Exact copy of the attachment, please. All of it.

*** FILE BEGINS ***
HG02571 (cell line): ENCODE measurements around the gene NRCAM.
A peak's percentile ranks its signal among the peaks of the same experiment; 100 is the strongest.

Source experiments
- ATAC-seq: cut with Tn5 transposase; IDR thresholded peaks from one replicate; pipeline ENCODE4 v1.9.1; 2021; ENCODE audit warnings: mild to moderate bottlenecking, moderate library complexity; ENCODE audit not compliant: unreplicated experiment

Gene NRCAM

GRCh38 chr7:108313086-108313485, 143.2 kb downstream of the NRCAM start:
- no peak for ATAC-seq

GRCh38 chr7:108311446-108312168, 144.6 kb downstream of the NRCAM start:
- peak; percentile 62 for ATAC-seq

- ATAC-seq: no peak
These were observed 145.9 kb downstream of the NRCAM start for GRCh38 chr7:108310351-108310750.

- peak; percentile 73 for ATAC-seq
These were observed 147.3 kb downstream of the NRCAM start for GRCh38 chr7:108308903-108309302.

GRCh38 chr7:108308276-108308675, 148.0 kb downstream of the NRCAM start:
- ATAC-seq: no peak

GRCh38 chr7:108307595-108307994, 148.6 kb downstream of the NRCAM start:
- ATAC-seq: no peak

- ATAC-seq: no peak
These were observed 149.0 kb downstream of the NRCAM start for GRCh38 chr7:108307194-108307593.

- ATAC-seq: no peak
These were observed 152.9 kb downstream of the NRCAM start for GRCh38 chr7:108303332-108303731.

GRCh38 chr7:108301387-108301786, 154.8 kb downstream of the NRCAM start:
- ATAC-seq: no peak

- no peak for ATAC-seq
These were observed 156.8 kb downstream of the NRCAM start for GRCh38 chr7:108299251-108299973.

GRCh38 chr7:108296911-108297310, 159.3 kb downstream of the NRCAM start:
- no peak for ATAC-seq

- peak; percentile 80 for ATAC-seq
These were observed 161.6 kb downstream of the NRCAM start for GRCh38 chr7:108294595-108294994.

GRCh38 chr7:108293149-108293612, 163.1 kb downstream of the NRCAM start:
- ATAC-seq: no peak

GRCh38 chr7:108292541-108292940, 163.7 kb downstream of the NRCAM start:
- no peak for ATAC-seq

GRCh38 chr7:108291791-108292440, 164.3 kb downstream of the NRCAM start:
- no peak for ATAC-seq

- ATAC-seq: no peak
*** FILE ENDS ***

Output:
HG02571 (cell line): ENCODE measurements around the gene NRCAM.
A peak's percentile ranks its signal among the peaks of the same experiment; 100 is the strongest.

Source experiments
- ATAC-seq: cut with Tn5 transposase; IDR thresholded peaks from one replicate; pipeline ENCODE4 v1.9.1; 2021; ENCODE audit warnings: mild to moderate bottlenecking, moderate library complexity; ENCODE audit not compliant: unreplicated experiment

Gene NRCAM

GRCh38 chr7:108313086-108313485, 143.2 kb downstream of the NRCAM start:
- no peak for ATAC-seq

GRCh38 chr7:108311446-108312168, 144.6 kb downstream of the NRCAM start:
- peak; percentile 62 for ATAC-seq

- ATAC-seq: no peak
These were observed 145.9 kb downstream of the NRCAM start for GRCh38 chr7:108310351-108310750.

- peak; percentile 73 for ATAC-seq
These were observed 147.3 kb downstream of the NRCAM start for GRCh38 chr7:108308903-108309302.

GRCh38 chr7:108308276-108308675, 148.0 kb downstream of the NRCAM start:
- ATAC-seq: no peak

GRCh38 chr7:108307595-108307994, 148.6 kb downstream of the NRCAM start:
- ATAC-seq: no peak

- ATAC-seq: no peak
These were observed 149.0 kb downstream of the NRCAM start for GRCh38 chr7:108307194-108307593.

- ATAC-seq: no peak
These were observed 152.9 kb downstream of the NRCAM start for GRCh38 chr7:108303332-108303731.

GRCh38 chr7:108301387-108301786, 154.8 kb downstream of the NRCAM start:
- ATAC-seq: no peak

- no peak for ATAC-seq
These were observed 156.8 kb downstream of the NRCAM start for GRCh38 chr7:108299251-108299973.

GRCh38 chr7:108296911-108297310, 159.3 kb downstream of the NRCAM start:
- no peak for ATAC-seq

- peak; percentile 80 for ATAC-seq
These were observed 161.6 kb downstream of the NRCAM start for GRCh38 chr7:108294595-108294994.

GRCh38 chr7:108293149-108293612, 163.1 kb downstream of the NRCAM start:
- ATAC-seq: no peak

GRCh38 chr7:108292541-108292940, 163.7 kb downstream of the NRCAM start:
- no peak for ATAC-seq

GRCh38 chr7:108291791-108292440, 164.3 kb downstream of the NRCAM start:
- no peak for ATAC-seq

- ATAC-seq: no peak